A Guide on Social Media Analytics to Track

Lately I’ve had an influx of questions and enquiries about social media analytics tracking. It seems that in-house marketers and social media managers are struggling to create a plan for their social media activity. Some of the issues seem to be:

  • We’re tracking a series of social media analytics but we’re not really sure if they’re right or are required
  • Our board still don’t understand why we need social media
  • We’re struggling to link social media back to our overarching marketing goals
  • We don’t know where to begin – help!

So with that in mind, I thought I’d summarise where I start when I want to think about social media tracking and the different options of social media analytics available. Contrary to popular opinion, I don’t believe there is one set of social media metrics everyone should be tracking. Instead, I think there are five or six metrics worth tracking, and which ones you look at comes down to your individual organisational aims.

Here’s how I determine both.

Part one: what metrics are actually relevant to track from social media?

Follower count

Found by: looking on the social channel’s analytics or brand page

I often dissuade clients and marketing managers from viewing follower count as a good metric to track or aim for. Often, tracking web referrals from social media, or link clicks, is a much better way of quantifying how good your content is. However, in some cases, follower count is important. This is only relevant if you need or want to improve the perception of your brand. Let me say that again: it doesn’t really matter how many followers you have – the only thing this really does is create a good perception of your brand. Due to the algorithms now present on nearly every social channel, even if you have a large follower count, you’re still likely to only reach a tiny percentage of them.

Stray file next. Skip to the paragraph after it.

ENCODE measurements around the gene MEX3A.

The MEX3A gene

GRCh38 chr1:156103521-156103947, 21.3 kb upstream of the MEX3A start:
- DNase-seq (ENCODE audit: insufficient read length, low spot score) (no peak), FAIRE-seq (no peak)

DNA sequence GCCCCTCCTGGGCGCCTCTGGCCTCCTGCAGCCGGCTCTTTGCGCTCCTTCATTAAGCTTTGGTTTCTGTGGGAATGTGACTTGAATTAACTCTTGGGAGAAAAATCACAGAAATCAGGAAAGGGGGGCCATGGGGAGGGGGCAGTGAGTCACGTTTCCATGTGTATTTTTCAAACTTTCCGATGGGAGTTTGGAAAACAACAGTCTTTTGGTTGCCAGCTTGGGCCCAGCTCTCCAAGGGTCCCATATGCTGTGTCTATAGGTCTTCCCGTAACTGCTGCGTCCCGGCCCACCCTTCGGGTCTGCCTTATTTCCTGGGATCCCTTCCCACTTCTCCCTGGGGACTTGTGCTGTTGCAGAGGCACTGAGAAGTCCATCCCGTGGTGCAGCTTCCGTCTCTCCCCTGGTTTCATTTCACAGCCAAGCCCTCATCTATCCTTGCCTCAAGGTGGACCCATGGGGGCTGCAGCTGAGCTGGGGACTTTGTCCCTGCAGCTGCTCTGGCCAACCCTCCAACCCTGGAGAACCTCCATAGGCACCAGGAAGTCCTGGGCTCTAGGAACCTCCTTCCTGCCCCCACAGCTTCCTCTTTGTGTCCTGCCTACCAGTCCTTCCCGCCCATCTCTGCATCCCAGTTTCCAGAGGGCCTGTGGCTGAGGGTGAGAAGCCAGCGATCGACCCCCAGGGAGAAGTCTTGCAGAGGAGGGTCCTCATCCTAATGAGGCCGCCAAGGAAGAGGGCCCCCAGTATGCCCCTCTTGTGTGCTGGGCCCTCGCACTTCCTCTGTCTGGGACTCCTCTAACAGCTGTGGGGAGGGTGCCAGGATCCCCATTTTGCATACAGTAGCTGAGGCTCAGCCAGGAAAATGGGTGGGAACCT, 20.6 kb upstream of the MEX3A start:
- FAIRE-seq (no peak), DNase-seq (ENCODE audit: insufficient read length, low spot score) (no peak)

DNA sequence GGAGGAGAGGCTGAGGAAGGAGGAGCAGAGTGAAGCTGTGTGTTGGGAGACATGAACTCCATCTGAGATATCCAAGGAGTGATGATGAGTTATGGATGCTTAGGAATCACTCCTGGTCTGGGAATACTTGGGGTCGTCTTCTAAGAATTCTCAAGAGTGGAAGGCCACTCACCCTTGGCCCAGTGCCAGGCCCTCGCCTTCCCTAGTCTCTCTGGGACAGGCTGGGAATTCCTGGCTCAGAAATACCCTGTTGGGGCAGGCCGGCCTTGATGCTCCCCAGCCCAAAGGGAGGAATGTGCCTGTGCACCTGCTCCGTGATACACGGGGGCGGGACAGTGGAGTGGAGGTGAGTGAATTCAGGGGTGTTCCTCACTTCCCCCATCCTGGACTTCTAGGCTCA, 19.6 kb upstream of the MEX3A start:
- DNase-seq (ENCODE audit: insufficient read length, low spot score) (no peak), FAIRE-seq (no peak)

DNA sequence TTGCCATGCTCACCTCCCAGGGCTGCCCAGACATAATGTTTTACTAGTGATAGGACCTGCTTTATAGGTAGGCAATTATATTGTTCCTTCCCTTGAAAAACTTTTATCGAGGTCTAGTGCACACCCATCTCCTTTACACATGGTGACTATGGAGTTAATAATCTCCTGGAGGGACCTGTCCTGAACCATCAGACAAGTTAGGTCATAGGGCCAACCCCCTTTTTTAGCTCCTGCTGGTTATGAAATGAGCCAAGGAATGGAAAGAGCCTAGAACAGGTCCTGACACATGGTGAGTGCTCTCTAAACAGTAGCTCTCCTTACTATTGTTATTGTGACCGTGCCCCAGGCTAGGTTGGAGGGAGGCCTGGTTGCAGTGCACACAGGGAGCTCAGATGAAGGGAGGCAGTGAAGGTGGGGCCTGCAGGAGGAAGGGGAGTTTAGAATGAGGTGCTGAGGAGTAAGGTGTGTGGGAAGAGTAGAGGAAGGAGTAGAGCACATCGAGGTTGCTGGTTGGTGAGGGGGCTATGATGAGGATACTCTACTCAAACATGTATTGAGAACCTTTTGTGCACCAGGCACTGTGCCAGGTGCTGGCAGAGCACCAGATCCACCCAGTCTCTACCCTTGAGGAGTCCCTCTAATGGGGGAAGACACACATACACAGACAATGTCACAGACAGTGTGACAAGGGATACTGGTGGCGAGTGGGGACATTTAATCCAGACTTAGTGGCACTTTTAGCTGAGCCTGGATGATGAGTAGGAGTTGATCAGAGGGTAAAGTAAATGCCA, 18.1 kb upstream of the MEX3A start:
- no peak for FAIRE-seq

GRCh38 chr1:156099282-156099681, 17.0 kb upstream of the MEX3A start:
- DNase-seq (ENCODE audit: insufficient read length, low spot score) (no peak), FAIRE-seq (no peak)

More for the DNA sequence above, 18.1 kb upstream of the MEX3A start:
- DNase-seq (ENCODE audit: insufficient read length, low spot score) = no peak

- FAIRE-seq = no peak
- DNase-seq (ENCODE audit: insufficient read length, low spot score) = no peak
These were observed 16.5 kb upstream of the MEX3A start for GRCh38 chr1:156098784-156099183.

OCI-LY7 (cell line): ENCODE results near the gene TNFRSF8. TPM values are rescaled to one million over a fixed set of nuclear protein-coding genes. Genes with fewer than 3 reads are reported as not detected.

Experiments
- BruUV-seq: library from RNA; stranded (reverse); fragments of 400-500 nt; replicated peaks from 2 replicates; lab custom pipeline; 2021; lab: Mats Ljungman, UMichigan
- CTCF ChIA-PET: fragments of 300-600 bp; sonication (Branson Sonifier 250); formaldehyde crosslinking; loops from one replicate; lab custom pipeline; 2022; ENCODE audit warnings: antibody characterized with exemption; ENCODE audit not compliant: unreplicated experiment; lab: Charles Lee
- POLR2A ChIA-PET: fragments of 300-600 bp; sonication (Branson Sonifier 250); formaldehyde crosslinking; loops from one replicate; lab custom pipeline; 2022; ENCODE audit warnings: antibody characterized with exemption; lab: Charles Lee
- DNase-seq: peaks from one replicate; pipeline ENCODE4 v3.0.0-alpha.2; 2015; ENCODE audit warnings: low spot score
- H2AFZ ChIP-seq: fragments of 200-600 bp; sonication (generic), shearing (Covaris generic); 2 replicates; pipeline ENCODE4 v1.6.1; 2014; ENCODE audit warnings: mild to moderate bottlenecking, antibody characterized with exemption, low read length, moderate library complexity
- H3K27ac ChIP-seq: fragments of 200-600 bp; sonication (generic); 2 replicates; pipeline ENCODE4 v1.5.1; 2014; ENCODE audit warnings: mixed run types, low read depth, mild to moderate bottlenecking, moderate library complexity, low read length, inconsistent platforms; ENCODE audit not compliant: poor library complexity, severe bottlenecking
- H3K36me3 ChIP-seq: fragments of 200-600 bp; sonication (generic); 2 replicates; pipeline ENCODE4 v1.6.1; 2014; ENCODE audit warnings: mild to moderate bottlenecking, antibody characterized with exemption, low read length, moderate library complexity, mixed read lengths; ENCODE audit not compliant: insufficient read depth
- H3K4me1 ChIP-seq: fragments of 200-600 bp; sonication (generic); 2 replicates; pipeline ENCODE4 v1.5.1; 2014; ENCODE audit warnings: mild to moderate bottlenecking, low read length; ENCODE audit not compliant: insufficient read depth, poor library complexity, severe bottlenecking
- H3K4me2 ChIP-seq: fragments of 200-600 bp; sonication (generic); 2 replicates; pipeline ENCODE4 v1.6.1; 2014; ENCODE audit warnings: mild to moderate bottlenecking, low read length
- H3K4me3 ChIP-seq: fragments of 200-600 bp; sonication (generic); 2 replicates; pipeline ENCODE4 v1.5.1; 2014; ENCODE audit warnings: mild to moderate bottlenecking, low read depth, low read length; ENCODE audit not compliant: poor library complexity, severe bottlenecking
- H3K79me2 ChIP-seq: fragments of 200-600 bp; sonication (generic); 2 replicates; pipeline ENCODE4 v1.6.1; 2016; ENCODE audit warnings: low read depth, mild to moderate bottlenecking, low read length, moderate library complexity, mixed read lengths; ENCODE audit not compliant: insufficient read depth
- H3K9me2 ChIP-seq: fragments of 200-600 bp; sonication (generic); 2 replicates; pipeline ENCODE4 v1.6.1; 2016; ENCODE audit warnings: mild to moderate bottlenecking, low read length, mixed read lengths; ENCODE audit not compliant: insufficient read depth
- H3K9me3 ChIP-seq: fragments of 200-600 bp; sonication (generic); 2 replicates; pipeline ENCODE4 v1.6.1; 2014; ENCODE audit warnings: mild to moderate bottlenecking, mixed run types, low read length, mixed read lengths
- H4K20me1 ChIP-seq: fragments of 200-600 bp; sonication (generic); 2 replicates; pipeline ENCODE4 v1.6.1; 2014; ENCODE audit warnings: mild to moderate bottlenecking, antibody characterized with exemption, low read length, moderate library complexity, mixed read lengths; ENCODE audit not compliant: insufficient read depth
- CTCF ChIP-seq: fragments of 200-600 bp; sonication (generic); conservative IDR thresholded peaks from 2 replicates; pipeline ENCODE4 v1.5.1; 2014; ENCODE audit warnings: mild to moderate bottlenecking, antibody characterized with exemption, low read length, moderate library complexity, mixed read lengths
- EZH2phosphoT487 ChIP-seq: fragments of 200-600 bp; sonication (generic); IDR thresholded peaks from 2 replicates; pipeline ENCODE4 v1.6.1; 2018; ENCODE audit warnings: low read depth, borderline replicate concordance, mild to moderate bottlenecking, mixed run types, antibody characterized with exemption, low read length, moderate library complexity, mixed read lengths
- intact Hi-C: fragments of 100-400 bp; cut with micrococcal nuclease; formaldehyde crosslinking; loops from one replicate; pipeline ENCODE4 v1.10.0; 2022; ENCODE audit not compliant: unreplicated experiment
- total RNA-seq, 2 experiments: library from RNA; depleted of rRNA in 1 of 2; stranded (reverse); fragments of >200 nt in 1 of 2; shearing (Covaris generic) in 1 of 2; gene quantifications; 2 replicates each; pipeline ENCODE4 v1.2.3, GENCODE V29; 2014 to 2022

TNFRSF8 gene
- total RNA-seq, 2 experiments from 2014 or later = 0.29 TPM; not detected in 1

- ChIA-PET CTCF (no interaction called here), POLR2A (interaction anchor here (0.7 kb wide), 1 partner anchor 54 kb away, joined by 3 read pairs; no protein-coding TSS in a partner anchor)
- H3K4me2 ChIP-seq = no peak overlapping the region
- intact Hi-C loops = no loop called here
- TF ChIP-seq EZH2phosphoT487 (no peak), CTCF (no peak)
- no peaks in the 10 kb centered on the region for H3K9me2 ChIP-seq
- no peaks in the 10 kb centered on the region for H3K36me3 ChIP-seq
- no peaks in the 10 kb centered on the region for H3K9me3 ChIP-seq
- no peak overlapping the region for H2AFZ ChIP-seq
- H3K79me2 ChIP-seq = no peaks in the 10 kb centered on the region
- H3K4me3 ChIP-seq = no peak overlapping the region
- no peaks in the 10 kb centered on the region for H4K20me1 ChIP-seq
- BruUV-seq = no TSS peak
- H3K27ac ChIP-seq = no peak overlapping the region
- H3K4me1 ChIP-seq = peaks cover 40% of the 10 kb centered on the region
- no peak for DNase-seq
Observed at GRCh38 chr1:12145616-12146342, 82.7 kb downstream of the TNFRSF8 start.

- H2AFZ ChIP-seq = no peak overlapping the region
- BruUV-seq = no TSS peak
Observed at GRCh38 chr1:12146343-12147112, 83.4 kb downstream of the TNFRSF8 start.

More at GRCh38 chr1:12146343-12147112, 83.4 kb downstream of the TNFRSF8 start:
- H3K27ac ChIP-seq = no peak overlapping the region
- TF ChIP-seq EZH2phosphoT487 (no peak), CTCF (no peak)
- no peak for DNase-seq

Think how often you follow a new account on Twitter or Instagram – I know I only follow perhaps one or two new pages or people per month. This is why it’s incredibly difficult to gain mass amounts of followers on a new channel or page.

However, say a potential customer wants to check out if your company is legit. They open your Twitter page and see you have 10K followers. They’re going to feel satisfied. Or a journalist wants to interview a leader in a specific field. They will take follower count into consideration.

Of course, if you are able to build a following of 10,000 followers who are engaged with your content that’s another story. I recently had an admired blogger tweet one of my articles to her 90K followers and received nearly 1000 web visitors from it. That is certainly when a large follower count is worth having. Otherwise, I wouldn’t worry.


Found by: looking at the individual analytics per post

“Engagement” is far too broad a term to track. Instead, you should break this down into individual engagement metrics you want to track such as link clicks, shares and comments.

How to analyse Twitter social media metrics

Take the above Twitter metrics as an example. I would completely disregard the first “impressions” column. This does not relate to how many times someone sees your tweet. It is simply a measure of how many times your tweet could have been seen. The second and third columns are much better measures of engagement. The second, because it tells you times when people have clicked on your tweet, whether this be to enlarge an image, click on a link or look at your profile. All hint that you’ve managed to catch someone’s attention. Then the third column which shows the percentage of people who were enticed into to take action after seeing your tweet.

Social media analytics on Facebook

On Facebook again, I would ignore reach. This is rarely determined by how great your content is and is more determined by the algorithm, how well your posts have done historically and how likely your audience are to click or share your post. Post clicks, reactions, comments and shares are much more valuable here – and will help your posts to get higher reach in the long run if you can work to improve them.

Site referrals

Found by: viewing social referrals in Google Analytics